My neighbor is a registered dietician and we frequently talk about the frustration she feels when dealing with patients who come to her for diet and weight loss advice, but have a hard time believing her.
As a society, we have had our brains filled with so much information and mis-information about healthy eating and dieting that most intelligent people don’t even know how to separate good advice from bad.
We’re told to throw out our scale. Just evaluate your weight loss goals by how your clothes fit. What’s the deal with the scale? Are we afraid to face the fact that we’re overweight? If that’s the problem, then that’s a problem that needs to be dealt with. Facing the fact that they’re overweight is certainly a first step. Anyone suffering from obesity needs to deal with it without turning to other means of handling it, like booze, or drugs, or more food.
My neighbor showed me a magnet that one of her clients said she puts on the refrigerator of all her friends. It says, “Nothing tastes as good as being skinny feels.” That’s certainly a motivation, but it isn’t one that would work for me. I’m not sure I want to be skinny, but I’m very interested in being noticed as a human being. I want, more than anything, to be loved.
If food feels like love, I’m in trouble. According to my dietician friend, that is a huge problem for a lot of people. They tend to substitute food for love. It’s a poor substitute. When they finally realize what they’re doing, they can finally break that formerly unbreakable tie with food.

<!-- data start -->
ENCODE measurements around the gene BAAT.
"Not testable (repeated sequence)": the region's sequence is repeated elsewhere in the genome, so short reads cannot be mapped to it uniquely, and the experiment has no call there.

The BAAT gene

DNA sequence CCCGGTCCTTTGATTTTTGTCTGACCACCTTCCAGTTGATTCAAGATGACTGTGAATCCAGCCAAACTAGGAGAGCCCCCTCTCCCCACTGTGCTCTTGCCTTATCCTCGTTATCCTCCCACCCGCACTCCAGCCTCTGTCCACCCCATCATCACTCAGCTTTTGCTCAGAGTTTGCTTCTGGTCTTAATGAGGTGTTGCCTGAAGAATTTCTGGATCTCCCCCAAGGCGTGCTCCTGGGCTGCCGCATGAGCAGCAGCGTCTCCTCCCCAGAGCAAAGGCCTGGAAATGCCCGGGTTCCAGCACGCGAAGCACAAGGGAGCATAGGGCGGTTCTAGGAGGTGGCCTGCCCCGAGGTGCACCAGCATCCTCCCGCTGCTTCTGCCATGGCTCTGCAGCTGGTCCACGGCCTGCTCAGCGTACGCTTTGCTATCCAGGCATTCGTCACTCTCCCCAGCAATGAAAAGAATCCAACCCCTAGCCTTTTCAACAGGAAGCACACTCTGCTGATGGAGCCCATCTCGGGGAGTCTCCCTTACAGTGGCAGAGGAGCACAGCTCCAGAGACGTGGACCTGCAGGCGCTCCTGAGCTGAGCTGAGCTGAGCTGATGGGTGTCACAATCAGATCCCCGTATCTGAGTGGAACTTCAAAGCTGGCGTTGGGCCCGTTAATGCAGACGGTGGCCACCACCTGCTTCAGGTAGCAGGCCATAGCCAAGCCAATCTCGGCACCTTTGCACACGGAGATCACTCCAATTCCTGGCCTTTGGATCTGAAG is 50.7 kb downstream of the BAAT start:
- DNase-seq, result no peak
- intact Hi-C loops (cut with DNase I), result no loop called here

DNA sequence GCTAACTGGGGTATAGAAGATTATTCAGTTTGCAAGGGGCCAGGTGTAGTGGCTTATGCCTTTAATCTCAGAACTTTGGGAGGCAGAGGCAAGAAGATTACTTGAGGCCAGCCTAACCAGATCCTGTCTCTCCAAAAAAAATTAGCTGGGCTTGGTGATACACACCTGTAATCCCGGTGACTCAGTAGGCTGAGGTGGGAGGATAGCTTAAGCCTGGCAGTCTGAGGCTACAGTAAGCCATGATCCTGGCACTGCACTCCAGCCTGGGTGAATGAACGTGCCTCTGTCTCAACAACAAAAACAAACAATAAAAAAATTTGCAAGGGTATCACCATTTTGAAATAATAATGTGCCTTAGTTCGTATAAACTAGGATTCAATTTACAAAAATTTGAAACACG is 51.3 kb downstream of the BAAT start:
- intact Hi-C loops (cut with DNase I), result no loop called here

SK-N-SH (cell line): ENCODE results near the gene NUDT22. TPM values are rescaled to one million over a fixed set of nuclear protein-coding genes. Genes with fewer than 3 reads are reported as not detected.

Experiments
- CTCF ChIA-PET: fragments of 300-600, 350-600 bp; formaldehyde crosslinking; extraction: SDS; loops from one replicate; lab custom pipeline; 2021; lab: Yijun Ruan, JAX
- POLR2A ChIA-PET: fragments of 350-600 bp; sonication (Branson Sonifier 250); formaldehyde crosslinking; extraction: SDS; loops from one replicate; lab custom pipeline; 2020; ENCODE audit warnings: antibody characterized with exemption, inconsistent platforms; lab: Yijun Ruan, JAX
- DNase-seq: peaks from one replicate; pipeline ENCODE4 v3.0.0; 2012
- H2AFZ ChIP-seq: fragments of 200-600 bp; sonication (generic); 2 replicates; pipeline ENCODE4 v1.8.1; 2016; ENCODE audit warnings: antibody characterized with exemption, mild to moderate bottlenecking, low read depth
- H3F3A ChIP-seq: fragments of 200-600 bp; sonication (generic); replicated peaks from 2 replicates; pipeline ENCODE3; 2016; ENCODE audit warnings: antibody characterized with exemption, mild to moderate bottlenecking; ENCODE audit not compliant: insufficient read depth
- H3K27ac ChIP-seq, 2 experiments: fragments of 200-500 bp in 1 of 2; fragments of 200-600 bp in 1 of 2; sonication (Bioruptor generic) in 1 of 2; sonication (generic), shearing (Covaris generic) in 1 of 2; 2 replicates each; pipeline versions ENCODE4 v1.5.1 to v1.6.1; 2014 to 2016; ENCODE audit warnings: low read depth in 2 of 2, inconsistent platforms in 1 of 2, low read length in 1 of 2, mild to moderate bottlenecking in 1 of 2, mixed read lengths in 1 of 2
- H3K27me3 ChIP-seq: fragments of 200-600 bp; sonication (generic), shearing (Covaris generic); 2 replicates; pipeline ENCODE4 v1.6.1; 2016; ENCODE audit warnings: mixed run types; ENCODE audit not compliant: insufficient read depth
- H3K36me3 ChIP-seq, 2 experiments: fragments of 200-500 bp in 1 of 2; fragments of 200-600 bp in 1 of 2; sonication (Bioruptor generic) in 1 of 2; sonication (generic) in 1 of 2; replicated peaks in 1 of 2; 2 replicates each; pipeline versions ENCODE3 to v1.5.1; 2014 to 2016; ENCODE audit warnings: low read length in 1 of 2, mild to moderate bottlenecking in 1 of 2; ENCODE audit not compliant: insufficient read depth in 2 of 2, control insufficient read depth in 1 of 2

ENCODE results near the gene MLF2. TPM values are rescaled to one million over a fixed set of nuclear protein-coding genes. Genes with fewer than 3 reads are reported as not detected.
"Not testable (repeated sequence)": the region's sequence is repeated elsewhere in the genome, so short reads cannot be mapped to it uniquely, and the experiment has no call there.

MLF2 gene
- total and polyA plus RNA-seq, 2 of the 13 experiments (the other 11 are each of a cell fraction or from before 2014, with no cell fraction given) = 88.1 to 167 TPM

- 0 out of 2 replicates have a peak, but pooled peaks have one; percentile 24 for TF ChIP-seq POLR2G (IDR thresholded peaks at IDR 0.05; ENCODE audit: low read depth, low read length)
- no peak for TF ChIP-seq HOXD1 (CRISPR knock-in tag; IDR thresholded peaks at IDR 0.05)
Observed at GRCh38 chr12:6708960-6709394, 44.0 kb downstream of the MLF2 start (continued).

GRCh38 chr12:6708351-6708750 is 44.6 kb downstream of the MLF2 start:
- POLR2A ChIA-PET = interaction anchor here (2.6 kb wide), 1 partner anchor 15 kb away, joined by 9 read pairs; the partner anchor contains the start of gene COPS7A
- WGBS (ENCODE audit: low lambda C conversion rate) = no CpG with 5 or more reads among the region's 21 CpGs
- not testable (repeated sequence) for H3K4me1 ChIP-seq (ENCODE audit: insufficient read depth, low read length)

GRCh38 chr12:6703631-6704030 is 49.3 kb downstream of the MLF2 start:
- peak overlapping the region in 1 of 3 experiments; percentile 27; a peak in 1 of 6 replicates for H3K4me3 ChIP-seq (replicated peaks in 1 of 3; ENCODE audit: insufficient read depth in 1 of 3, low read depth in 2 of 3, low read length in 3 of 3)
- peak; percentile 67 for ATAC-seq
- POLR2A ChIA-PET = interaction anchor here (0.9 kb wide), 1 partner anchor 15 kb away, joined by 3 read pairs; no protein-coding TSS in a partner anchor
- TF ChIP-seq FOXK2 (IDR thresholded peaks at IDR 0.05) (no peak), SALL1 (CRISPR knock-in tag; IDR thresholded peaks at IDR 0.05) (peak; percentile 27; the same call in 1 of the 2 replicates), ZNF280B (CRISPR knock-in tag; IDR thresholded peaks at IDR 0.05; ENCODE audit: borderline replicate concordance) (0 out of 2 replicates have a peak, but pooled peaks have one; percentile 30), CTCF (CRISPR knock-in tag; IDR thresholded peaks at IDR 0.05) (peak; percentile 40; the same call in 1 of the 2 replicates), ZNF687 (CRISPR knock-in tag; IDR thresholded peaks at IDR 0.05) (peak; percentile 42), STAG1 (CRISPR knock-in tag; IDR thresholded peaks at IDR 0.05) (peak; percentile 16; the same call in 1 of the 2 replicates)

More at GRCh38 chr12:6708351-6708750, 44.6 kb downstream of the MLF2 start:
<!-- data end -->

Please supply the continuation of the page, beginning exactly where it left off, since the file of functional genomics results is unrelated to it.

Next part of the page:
Another one that my friend hates is the idea that you can eat well through the week and then reward yourself on the weekend. On the surface, that sounds like a pretty good plan, but have you ever calculated how many calories are in all those wings, slices of pizza, pitchers of beer, fried mushrooms and ranch dressing? And that’s just one meal. If you allow yourself to go totally crazy even on one day a week, you can sabotage all the hard work and feelings of deprivation you felt all week.
In short, your diet is doomed to failure. It isn’t a lifestyle change. It’s a temporary solution that doesn’t deal with your relationship with food.
Pay attention to how you respond to food. If you feel good after eating it, continue to eat it. If you feel sick or like you’re in a “food coma” afterward, you may want to avoid eating it. Every person’s body responds differently. What your friend, husband, or sister eats may work well for them. You have to discover what works for you and then stick with it. It must be a lifestyle change that you can maintain for the rest of your life.